The role of social networks in cultural assimilation

Thierry A Verdier, Yves Zenou

Research output: Contribution to journalArticleResearchpeer-review

9 Citations (Scopus)

Abstract

We develop a model where, in the first stage, minority individuals have to decide whether or not they want to assimilate to the majority culture while, in the second stage, all individuals (both from the majority and the minority group) embedded in a network have to decide how much effort they exert in some activity (say education). We show that the more central minority agents are located in the social network, the more they assimilate to the majority culture. We also show that denser networks tend to favor assimilation so that, for example, it is easier to assimilate in a complete network than in a star-shaped network. We show that the subgame-perfect equilibrium is not optimal because there is not enough activity and assimilation. We then endogeneize the network and show under which condition the ethnic minorities either assimilate to or separated themselves from the majority group.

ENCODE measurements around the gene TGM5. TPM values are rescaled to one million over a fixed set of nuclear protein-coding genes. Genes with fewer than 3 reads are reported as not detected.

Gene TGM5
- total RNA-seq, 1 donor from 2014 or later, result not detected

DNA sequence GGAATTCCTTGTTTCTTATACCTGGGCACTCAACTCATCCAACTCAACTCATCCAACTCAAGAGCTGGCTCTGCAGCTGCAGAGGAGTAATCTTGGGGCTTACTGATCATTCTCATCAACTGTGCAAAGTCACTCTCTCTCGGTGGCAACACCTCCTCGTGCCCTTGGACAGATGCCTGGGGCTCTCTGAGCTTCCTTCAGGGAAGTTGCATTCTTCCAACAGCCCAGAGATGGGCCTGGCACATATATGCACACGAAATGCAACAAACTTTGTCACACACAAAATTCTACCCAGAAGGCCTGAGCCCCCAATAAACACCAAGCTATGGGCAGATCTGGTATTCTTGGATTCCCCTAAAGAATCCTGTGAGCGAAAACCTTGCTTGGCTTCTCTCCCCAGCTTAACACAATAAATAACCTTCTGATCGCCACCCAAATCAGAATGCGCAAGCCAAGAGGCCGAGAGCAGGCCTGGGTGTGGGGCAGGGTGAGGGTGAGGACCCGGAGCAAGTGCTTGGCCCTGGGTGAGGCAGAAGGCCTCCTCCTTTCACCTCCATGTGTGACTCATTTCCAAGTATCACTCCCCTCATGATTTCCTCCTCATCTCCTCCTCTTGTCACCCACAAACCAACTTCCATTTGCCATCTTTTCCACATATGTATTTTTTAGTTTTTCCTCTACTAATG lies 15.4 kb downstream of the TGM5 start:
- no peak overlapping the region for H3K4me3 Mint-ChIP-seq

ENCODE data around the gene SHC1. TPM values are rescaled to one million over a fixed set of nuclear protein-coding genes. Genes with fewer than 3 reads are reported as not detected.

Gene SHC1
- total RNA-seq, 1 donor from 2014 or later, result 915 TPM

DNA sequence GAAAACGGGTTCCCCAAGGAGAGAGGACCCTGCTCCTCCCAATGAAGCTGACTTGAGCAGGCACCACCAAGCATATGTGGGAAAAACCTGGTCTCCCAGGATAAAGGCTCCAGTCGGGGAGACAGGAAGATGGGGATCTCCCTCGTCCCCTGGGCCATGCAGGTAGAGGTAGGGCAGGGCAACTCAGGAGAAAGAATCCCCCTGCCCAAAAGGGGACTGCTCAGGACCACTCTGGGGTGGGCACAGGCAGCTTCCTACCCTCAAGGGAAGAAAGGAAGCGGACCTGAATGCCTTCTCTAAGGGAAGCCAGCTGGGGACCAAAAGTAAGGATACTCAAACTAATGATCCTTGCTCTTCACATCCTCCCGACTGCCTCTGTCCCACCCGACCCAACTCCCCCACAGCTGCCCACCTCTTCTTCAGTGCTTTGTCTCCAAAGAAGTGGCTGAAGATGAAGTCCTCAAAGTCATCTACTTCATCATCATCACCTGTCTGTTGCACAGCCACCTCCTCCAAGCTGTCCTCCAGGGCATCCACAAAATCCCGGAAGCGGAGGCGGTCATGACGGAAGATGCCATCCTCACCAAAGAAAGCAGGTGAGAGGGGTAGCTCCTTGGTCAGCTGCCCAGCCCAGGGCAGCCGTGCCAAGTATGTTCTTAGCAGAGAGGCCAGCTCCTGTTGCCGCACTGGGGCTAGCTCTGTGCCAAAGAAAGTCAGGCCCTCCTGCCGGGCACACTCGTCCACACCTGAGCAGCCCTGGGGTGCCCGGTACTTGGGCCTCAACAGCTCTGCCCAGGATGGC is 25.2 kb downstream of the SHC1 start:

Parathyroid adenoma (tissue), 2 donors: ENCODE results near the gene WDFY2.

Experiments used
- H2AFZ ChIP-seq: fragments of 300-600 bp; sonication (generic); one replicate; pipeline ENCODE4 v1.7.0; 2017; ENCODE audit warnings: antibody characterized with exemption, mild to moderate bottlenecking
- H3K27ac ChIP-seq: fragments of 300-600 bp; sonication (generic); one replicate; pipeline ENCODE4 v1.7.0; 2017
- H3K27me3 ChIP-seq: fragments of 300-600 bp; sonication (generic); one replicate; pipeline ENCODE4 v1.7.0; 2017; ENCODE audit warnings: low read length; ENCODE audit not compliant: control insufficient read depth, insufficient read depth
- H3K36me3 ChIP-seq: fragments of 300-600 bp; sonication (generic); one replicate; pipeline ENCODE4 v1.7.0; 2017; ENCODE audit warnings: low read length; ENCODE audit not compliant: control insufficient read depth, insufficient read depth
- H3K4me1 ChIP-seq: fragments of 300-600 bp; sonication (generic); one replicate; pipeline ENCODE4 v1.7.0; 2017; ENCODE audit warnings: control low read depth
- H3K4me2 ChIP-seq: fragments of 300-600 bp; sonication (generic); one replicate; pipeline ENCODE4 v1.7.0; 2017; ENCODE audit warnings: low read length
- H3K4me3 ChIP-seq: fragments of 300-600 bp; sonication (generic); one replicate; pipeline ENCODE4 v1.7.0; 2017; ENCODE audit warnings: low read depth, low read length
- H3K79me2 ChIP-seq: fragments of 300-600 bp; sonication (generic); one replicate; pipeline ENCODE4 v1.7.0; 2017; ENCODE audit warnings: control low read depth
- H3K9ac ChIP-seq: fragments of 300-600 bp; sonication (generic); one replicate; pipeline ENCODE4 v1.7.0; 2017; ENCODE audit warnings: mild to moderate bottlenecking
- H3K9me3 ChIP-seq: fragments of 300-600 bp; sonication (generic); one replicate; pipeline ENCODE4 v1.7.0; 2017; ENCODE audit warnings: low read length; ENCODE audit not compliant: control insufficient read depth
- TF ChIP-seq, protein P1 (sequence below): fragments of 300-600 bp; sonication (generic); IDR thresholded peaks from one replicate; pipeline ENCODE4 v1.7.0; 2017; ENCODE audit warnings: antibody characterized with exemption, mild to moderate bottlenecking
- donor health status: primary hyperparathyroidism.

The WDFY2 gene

Original languageEnglish
Pages (from-to)15-39
Number of pages25
JournalJournal of Urban Economics
Volume97
DOIs
Publication statusPublished - 1 Jan 2017

Keywords

  • Assimilation
  • Ethnic minorities
  • Majority individuals
  • Network centrality
  • Network formation

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